Shinjuku, Japan (a district of Tokyo), is a happenin’ place, including being home to the world’s busiest train station. (At last count in 2022, more than 3.6 million people a day pass through! Been there.)
But let’s go back in time. It’s 1910. Mission workers discovered that in Shinjuku—one of the worst red-light districts—no Christian work was being done and, apparently, never had been. Word was, it’d be impossible to get anything done in such a “vile” place. But pioneer missionary W. D. Cunningham was always up for a challenge. Little did he realize, though, that:
- the Japanese government would be no help. He naively appealed to them, only to learn that the government, in fact, was glad about the money that came to them through these channels.
- the broader American community in Japan would be no help. Since the Japanese wanted to be viewed favorably by resident foreigners, Mr. C asked an American associated with a Christian school to help gather American support to shut down the brothels. But this man turned out to actually be in favor of legalized prostitution! Various embassy-related officials were said to frequent such places.
So Mr. C just acted on his own—using, as his wife described, “the dynamite of God.” He rented a house in the area and began to preach and have Bible classes there. But little did he realize:
- the Buddhist priests/temples would violently oppose them. Buddhist temples, each with a large number of priests, always seemed surrounded by these houses of prostitution. Mr. C said it was difficult to determine who was following whom. Various harassment forced Mr. C to change locations multiple times.
- Buddhist schoolteachers would get in on the act. They began to frighten children against Christianity by telling how Christians in the past had been crucified for introducing a new religion. (This was referring back to the late 1500s/early 1600s, particularly a famous incident in Nagasaki.)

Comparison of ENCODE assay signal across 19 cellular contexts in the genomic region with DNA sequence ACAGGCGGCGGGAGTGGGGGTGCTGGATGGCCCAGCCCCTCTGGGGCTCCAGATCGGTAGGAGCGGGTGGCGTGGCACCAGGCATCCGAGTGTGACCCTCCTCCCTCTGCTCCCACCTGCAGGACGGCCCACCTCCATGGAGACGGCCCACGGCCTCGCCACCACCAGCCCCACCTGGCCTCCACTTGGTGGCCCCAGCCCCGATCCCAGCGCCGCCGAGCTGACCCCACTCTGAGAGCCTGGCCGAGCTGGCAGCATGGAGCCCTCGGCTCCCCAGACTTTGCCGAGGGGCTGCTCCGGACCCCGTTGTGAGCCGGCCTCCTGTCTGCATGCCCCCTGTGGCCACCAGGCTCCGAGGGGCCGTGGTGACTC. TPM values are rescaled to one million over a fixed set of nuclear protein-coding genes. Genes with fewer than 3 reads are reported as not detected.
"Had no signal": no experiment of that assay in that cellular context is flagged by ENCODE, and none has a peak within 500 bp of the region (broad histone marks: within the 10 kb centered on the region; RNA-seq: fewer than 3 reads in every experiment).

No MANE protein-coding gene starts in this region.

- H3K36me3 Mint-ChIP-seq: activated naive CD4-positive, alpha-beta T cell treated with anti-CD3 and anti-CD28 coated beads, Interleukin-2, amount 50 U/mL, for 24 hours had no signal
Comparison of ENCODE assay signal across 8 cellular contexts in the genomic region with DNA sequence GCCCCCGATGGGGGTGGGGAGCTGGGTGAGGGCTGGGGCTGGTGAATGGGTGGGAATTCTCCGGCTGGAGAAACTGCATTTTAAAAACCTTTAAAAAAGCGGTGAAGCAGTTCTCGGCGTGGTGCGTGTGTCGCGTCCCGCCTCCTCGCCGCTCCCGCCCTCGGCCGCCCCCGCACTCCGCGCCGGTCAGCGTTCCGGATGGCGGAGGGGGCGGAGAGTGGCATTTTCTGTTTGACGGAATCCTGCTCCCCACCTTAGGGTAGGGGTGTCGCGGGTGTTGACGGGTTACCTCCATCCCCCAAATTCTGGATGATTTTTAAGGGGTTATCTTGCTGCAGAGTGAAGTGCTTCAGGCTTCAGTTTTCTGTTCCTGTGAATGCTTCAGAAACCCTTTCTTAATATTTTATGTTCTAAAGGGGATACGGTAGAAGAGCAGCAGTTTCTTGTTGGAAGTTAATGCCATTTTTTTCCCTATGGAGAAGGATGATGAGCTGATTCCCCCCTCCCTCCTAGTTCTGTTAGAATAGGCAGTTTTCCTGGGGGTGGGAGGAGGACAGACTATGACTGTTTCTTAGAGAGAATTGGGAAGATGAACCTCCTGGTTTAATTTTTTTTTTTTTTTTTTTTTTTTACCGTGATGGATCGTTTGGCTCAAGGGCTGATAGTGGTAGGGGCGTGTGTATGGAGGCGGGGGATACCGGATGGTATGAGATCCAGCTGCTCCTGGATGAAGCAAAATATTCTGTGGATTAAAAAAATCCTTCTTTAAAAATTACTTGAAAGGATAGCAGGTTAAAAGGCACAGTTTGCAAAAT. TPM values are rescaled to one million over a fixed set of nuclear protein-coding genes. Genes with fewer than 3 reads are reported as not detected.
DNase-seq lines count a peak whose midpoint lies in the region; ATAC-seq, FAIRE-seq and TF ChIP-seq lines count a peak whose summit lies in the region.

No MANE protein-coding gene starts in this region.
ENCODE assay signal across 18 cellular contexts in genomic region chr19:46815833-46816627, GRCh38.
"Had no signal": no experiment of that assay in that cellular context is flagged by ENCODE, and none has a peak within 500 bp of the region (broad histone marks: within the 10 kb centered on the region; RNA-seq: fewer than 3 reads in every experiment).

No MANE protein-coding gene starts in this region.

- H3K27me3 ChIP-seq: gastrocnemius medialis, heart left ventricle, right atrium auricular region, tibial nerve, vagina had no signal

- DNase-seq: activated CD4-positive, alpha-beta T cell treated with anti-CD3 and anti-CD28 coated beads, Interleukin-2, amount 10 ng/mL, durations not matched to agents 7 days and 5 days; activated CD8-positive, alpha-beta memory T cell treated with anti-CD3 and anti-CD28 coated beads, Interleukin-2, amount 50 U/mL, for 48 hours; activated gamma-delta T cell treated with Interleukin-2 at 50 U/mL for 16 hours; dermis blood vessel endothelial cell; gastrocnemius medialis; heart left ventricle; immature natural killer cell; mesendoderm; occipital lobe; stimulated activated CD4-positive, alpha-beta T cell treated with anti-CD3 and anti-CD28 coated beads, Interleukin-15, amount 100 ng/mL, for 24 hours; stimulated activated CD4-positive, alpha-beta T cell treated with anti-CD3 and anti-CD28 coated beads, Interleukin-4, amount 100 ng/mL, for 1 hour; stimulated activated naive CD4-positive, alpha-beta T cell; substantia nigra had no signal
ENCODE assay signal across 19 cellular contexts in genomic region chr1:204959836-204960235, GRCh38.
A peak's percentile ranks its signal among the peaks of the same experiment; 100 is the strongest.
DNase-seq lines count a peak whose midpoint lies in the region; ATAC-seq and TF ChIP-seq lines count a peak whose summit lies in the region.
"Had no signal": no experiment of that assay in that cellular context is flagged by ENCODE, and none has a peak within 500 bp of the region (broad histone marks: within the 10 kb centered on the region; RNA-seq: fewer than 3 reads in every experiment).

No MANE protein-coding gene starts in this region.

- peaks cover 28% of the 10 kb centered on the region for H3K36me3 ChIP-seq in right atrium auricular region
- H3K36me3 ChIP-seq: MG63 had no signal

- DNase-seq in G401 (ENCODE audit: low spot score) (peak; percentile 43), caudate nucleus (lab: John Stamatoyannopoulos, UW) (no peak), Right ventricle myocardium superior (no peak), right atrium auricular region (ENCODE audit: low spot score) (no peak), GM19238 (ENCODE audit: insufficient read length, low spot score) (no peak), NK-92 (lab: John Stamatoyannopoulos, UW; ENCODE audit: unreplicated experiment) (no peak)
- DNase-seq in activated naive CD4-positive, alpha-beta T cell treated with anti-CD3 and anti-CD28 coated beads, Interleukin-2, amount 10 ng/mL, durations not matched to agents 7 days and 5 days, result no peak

But Mr. C and his team pressed on. The big earthquake of 1923 provided the unexpected opportunity for the Christians to assist the needy with food, clothing, and shelter—as Christians do. This witness fast-forwarded their efforts and caused the citizens to take another look.*
How does one keep from feeling helpless and alone in the face of enormous tasks? How does one stay encouraged, remembering the saying “Little hinges swing big doors”? The Japanese have a saying: ichi miri kakumei (a “1-millimeter revolution”). It’s the idea of one tiny step at a time toward a bigger purpose. Many Bible heroes and modern-day ones are examples to emulate. Real people, not just cartoon superheroes!
And by the way, Mr. Cunningham bought multiple properties in the heart of downtown Tokyo back then. Over the years, the value of these plots went off the charts. (We’re talking land that in 2022 could sell for $30,000 per square foot!) Bits of those properties have been sold, the profits from which have helped numerous Japanese churches and missionaries buy land/facilities for the Lord’s work. Mr. C’s investments multiplied financially as well as spiritually.
Can’t help feeling that the Lord gets a kick out of this sort of thing.
*Info taken from The Flaming Torch: Life Story of W. D. Cunningham, by Cunningham and Still, 1939, pgs. 130–135.